Being an indie developer is hard work, there is much to consider when you choose to set out on your own.
As part of Pocket Gamer Connects Digital #4, we held a panel discussion on the indie scene. More specifically, has indie become a dirty word?
The panelists were Mokuni Games founder and CEO Kurt Young, Asmodee COO Nicolas Godement, Grey Alien Games director Jake Birkett, Fundamentally Games chief of strategy Oscar Clark (moderator), Indie Games Fest co-founder Stefan Schmidt and Kukouri CEO Kim Soares.
"A lot of indies change from one game to another because they get bored of one," said Birkett.
However, for an indie game to see success, there are usually various iterations of the title before its performance to a higher standard.
"Being an indie gives you liberty to change what you want to do," said Soares.
What is an indie
To be an indie, it is important to be creative and to find a niche. Typically, an indie developer will face financial difficulties. The amount of resources and money on hand can be a determining factor in whether or not a studio is indie.
However, indie is an ambiguous term, with some developers referring to themselves as an indie for a different reason to others.
"For the longest time big publishers were not interested in indie titles," said Godement.
These days, big publishers such as Microsoft have founded their own indie arms or acquired them. Clearly, the top players within the industry have begun to recognise the impact of well designed indie games.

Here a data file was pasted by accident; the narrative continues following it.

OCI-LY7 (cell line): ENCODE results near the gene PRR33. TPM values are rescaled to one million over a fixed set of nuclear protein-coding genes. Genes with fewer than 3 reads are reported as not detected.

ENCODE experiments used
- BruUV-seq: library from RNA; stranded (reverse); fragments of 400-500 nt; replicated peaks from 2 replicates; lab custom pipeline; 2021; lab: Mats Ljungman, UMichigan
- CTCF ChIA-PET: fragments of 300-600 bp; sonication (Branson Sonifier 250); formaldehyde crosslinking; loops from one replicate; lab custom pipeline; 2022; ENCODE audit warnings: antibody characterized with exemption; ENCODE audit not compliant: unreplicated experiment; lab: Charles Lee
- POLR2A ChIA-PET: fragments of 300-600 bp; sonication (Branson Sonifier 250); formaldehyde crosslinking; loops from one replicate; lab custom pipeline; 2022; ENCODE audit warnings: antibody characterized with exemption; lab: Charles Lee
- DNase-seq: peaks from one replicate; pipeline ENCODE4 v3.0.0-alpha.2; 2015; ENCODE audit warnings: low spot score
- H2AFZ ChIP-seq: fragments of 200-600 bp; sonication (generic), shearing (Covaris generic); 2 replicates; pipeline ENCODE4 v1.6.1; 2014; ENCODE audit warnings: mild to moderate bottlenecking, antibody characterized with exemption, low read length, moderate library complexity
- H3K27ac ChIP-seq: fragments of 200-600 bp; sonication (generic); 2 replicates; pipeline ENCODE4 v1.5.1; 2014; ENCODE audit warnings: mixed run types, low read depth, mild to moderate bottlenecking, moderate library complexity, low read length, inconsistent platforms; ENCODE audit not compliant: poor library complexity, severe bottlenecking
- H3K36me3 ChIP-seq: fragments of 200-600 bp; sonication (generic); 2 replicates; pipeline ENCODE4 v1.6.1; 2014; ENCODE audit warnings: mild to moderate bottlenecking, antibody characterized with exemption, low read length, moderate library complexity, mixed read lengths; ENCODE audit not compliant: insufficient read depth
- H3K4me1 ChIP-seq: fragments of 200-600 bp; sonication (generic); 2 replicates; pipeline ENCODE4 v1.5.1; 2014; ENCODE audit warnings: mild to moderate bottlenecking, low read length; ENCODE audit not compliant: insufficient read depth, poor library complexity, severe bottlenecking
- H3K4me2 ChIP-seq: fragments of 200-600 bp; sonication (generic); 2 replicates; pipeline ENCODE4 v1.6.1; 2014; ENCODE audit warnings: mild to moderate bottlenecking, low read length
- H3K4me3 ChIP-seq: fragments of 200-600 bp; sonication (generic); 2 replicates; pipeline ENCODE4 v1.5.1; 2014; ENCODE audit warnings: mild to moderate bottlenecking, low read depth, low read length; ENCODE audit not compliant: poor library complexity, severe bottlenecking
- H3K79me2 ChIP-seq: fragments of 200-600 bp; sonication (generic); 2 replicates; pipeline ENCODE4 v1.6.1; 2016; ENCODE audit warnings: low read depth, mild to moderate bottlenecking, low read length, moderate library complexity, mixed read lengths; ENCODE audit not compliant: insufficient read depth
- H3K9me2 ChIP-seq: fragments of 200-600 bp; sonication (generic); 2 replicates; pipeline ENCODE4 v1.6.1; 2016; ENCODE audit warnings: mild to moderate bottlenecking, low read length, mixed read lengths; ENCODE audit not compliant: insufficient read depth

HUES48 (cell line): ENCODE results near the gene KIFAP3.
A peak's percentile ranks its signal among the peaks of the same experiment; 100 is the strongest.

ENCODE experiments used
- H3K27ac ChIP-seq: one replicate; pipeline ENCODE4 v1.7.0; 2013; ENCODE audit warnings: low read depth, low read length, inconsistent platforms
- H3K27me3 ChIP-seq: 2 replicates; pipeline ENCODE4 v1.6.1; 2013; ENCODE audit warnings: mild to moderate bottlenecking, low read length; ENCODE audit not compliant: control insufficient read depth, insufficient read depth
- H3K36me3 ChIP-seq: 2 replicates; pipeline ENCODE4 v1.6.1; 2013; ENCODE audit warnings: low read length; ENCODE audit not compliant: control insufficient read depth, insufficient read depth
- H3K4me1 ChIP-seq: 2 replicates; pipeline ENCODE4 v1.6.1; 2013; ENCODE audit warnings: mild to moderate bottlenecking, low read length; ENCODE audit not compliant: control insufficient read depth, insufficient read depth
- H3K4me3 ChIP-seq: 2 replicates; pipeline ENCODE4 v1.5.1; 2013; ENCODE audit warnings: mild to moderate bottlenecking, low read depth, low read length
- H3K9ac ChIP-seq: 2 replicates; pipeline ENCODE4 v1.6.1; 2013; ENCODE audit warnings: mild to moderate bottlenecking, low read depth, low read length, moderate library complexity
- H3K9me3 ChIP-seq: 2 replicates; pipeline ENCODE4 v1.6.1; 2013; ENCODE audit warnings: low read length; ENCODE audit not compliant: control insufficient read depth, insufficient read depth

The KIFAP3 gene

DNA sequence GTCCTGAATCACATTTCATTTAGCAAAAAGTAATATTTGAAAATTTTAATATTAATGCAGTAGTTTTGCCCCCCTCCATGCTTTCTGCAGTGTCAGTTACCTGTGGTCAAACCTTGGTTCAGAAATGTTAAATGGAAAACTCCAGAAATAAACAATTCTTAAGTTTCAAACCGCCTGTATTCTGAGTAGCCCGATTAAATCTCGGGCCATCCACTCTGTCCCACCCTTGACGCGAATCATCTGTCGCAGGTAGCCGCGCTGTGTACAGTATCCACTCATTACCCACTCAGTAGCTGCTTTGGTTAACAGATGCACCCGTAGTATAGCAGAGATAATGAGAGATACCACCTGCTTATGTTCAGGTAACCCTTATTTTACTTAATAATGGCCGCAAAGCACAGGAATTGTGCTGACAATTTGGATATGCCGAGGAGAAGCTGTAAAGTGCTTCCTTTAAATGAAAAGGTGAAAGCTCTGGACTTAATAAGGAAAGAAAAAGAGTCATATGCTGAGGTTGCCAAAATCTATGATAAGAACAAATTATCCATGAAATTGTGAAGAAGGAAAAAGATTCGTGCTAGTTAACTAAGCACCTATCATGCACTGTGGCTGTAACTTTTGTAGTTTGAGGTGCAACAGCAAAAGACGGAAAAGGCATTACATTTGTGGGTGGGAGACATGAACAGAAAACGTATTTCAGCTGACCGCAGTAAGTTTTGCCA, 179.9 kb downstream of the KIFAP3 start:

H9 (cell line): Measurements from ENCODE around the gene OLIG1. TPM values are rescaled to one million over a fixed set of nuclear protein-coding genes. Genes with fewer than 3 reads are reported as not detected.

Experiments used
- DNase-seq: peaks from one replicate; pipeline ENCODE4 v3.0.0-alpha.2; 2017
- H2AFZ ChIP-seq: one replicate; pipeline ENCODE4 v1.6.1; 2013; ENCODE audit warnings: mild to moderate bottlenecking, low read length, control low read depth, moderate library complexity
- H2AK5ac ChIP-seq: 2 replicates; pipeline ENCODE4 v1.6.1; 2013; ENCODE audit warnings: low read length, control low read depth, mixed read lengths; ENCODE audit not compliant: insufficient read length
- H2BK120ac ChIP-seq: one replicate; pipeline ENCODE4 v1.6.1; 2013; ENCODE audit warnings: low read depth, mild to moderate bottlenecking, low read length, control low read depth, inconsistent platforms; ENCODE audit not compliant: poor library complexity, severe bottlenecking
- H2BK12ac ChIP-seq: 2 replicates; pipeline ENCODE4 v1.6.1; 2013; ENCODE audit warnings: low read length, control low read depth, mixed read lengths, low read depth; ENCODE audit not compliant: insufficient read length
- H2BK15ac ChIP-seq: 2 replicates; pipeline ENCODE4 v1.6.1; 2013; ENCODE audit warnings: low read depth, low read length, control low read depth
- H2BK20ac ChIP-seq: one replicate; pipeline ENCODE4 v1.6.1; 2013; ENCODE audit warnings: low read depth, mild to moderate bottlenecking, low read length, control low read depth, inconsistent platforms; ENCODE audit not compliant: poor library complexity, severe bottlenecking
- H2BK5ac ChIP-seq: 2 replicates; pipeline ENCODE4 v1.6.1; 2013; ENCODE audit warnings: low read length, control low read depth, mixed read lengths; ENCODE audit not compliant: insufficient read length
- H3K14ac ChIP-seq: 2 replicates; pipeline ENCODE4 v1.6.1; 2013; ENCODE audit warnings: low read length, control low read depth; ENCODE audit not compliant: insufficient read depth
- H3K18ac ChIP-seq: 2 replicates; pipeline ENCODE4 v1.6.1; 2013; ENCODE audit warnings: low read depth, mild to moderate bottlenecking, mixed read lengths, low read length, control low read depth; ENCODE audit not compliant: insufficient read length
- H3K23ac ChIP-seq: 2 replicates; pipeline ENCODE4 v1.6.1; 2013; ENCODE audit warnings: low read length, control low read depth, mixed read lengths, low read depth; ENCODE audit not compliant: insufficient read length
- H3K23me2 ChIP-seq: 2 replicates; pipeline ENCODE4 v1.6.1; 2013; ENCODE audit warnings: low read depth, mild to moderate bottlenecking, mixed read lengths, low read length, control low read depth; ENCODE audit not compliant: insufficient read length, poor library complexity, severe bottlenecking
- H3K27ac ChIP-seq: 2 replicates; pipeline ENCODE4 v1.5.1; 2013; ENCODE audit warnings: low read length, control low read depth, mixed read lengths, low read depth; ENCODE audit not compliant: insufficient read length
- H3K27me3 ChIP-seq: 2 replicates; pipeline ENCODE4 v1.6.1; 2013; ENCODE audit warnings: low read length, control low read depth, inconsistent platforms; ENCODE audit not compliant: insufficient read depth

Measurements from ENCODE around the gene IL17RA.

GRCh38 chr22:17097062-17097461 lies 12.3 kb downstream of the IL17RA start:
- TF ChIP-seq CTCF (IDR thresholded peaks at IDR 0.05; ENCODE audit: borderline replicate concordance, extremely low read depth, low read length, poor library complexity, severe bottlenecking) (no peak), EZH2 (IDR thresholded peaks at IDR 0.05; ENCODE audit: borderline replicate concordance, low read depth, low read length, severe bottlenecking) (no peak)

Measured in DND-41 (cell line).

However, indie companies have to be wary of mistakes. Due to lack of financial backing, a mistake can be costly to an independent developer.
Looking at board games specifically, there is a delicate balance when it comes to bringing a board game to the digital world. For it to work, it is crucial to find a popular game that will work well on a digital platform.
However, as Godement explained, a board game can be thought of as an IP to aid in the digital experience of a board game.
While the digital experience may be different from the physical board game, there are still familarites, enough to make a player invest. Tabletop RPGs work well on other platforms due to characterisation that can be applied to all versions.
When making changes to a classic game, there can be some freedom. The opportunity for the developer to make additions that are not possible physically.
For example, as explained by Birkett, when creating a digital Solitaire, power ups could be added with an RPG system, neither of which are available through a traditional form of the card game.
PGC Digital #4 will run from November 9th to November 13th. To keep up to date with all of our coverage, check out the roundups here. There's still time to sign up - to find out more and book a ticket, head to the website.